Have pride in nation, respect for ROTC programs


Brian Bauer

Flags sit along the Quad in observance of 9/11.

By Paul deLutio, Columnist

On Sept. 11, 2001, a radical group of ideologists hijacked four planes and became directly responsible for the deaths of nearly 3,000 Americans — over 400 of them emergency responders who gave the ultimate sacrifice in an attempt to save the lives of others.

These attacks inspired a generation of servicemen and women to protect our nation’s peace and tranquility and prevent the spread of violence and terror. And now in the year 2016, it seems that some have forgotten the value of believing in your nation and are ashamed of those who deem themselves patriots.

Recently, a column written by Elisa Lazzarino was published in the North Carolina State student newspaper, The Technician, staunchly disapproving one of the major pathways available for inspired young men and women who wish to serve their country: College ROTC Programs.

Lazzarino writes in her column: “The ROTC as an institution … promotes U.S. imperialism and makes NC State complicit in the failed war on terror. The empty patriotism that ROTC programs use to attract inexperienced and often financially disadvantaged recruits, when unquestioned, is a distraction from the unspeakable horrors that occur on the other side of the world.”

In the wake of the 9/11 attacks and as a member of the NROTC, it’s disturbing to see such a lack of faith from a member of the generation tasked with ensuring that acts of terror are stifled and deemed intolerable in the modern age.

Get The Daily Illini in your inbox!

  • Catch the latest on University of Illinois news, sports, and more. Delivered every weekday.
  • Stay up to date on all things Illini sports. Delivered every Monday.
This site is protected by reCAPTCHA and the Google Privacy Policy and Terms of Service apply.
Thank you for subscribing!

The war on terror was never promised to be a clean-cut quick victory, however, deeming it a “failure” is premature to say the least and, in this case, churlish when considering the nation’s other option in response to the attacks ― complacency.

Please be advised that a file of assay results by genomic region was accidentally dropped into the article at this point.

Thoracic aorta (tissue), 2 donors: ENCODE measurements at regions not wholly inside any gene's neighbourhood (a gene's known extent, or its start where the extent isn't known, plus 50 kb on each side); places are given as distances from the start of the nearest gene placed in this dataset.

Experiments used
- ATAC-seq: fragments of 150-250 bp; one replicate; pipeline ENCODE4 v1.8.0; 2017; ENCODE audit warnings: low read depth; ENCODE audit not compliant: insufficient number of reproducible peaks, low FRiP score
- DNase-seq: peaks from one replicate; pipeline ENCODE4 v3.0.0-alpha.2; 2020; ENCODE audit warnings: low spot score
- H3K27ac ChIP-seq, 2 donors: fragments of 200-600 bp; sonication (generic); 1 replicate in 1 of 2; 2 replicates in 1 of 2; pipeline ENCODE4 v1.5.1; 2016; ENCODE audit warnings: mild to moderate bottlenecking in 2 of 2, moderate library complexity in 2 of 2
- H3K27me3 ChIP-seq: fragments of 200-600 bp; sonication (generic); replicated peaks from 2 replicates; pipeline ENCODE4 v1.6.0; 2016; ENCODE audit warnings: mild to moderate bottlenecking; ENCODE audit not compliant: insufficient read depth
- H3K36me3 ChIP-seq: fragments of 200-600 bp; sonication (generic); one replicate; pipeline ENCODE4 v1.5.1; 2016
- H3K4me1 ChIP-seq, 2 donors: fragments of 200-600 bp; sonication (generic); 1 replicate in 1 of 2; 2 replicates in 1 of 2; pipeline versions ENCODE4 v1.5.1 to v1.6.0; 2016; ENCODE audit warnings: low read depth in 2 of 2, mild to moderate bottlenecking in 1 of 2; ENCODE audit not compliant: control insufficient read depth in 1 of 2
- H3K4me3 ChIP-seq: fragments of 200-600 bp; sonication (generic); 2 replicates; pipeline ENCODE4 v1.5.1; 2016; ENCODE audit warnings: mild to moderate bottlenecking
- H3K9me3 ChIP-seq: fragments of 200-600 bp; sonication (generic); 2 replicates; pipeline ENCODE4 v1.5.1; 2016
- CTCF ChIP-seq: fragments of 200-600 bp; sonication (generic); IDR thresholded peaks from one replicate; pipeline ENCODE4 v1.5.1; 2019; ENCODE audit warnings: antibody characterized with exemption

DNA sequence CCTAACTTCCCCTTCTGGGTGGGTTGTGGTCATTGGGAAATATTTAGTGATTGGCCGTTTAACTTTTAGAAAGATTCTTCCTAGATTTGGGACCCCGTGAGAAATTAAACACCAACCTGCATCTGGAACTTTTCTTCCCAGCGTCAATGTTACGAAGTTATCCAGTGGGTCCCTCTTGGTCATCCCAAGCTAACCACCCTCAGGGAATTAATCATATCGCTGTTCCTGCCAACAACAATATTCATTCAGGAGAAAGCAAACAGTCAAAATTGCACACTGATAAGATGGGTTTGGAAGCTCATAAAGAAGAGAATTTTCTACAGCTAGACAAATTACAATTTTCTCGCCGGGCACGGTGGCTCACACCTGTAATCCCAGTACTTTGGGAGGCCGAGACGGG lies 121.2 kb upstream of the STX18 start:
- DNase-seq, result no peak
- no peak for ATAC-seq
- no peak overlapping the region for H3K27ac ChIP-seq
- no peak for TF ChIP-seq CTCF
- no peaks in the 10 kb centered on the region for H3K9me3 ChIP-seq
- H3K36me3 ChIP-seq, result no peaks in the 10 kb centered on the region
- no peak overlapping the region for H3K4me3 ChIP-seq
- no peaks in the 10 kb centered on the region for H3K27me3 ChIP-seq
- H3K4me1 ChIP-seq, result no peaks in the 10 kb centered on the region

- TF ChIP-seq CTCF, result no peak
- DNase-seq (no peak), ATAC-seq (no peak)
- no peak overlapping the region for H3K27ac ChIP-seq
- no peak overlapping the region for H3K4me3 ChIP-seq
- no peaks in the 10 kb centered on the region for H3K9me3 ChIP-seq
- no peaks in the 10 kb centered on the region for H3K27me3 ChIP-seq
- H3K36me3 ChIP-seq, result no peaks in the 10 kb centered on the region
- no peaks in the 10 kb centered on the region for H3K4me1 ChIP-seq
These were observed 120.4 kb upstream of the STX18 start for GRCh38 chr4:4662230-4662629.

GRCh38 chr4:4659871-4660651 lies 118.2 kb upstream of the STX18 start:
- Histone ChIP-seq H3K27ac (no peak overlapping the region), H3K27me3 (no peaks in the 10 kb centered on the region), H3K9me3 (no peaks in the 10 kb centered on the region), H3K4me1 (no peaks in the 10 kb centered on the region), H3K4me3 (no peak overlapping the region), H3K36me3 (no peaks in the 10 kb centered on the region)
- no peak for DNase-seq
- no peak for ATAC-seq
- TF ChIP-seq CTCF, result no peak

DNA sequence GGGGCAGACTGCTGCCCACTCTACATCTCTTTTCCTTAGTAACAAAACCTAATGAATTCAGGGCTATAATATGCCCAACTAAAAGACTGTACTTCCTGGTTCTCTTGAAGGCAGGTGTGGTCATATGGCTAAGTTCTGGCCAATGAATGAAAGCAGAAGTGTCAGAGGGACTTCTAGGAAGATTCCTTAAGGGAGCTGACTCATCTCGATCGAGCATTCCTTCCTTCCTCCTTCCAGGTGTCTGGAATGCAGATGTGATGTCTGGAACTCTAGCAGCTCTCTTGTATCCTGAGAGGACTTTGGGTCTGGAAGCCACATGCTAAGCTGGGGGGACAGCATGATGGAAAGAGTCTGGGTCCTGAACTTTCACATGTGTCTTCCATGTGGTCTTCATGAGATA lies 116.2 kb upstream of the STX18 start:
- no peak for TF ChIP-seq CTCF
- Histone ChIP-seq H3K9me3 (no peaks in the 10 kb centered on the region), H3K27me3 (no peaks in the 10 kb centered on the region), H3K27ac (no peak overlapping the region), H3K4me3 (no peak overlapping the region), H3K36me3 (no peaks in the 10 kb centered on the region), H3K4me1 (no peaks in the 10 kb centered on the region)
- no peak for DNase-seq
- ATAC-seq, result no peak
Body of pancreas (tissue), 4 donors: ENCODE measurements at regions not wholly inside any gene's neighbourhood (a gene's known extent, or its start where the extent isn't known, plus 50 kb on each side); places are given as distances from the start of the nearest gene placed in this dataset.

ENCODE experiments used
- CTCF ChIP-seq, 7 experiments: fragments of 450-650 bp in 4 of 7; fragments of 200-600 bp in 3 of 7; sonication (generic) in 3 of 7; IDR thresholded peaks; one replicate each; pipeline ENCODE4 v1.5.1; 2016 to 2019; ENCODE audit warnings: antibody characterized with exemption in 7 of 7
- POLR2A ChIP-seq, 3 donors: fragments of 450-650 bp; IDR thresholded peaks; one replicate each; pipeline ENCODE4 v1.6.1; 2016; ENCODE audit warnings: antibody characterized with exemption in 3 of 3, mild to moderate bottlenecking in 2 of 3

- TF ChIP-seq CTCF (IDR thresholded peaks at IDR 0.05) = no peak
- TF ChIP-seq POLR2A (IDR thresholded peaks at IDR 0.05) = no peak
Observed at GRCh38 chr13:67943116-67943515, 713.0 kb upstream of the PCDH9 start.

The so-called “U.S. imperialism” included in the column shows the misinterpretation of the United States’ presence in foreign nations. Without the U.S. asserting its presence overseas, we are left with a complacency that allows irrational nations and extremist groups to be left to their own devices ― oftentimes leaving the innocent to suffer in war-torn regions, an unspeakable horror which would transpire should the U.S. decide not to intervene.

And who is to lead the interventions of the future? Someone needs to carry the torch and complete the mission that the previous generation began, and that’s where the importance of developing future military officers proves to be priceless.

ROTC programs offer college students the opportunity to become part of something larger than themselves. It enables them to carry on the traditions of those who have gone before them fighting for freedom and democracy around the world. When reflecting on the attacks that happened 15 years ago, how can one say that developing the inheritors of the war on terror detrimental to our nation in any way?

Even today, many years after the World Trade Center collapsed, it is important that our nation remains hopeful. The men and women of our armed forces, fire and police departments are committed to protecting our nation and aiding those in need in foreign lands.

And yet, what is even more important is that the youth of our nation, the last generation to have physical memories of Sept. 11, 2001, understand that terrorism will never be tolerated.

The battle is arduous and many will lose sight of what’s important, but we must remain hopeful that we are to arrive at peaceful solutions in time, while simultaneously protecting the world from terror.

Paul is a sophomore in LAS.

[email protected]